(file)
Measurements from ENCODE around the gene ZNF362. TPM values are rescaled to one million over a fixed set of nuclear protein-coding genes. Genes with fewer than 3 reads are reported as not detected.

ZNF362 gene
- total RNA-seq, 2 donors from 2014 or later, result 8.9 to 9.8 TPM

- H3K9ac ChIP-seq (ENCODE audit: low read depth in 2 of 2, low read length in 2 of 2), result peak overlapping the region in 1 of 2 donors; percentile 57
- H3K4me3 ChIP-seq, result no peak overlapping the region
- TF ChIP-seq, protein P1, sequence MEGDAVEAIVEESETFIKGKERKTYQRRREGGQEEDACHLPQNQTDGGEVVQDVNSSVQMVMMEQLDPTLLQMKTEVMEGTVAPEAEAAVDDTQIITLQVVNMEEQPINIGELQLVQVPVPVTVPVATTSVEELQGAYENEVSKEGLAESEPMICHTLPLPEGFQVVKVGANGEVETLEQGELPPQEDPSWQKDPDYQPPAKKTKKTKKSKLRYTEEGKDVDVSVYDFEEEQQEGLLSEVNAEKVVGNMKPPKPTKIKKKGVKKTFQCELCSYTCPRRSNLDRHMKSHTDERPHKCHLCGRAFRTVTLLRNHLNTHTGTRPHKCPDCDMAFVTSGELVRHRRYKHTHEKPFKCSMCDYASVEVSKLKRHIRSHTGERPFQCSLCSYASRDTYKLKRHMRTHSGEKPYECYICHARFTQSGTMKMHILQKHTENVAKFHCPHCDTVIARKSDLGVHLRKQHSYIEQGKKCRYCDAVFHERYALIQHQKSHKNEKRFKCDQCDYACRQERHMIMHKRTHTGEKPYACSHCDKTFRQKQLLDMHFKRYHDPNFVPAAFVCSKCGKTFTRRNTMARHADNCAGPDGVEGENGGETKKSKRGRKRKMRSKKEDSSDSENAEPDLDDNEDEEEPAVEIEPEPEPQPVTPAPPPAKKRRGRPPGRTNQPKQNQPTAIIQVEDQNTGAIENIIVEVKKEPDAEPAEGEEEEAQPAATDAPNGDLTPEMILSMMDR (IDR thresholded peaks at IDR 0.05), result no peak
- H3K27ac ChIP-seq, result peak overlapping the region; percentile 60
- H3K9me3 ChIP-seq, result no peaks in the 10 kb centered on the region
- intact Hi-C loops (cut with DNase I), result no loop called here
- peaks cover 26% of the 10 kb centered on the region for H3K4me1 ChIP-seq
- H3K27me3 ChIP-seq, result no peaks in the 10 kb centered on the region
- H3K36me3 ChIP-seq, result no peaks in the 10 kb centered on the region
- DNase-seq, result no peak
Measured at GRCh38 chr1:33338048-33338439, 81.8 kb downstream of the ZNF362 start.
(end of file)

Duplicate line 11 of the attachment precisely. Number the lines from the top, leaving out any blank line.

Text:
- H3K27me3 ChIP-seq, result no peaks in the 10 kb centered on the region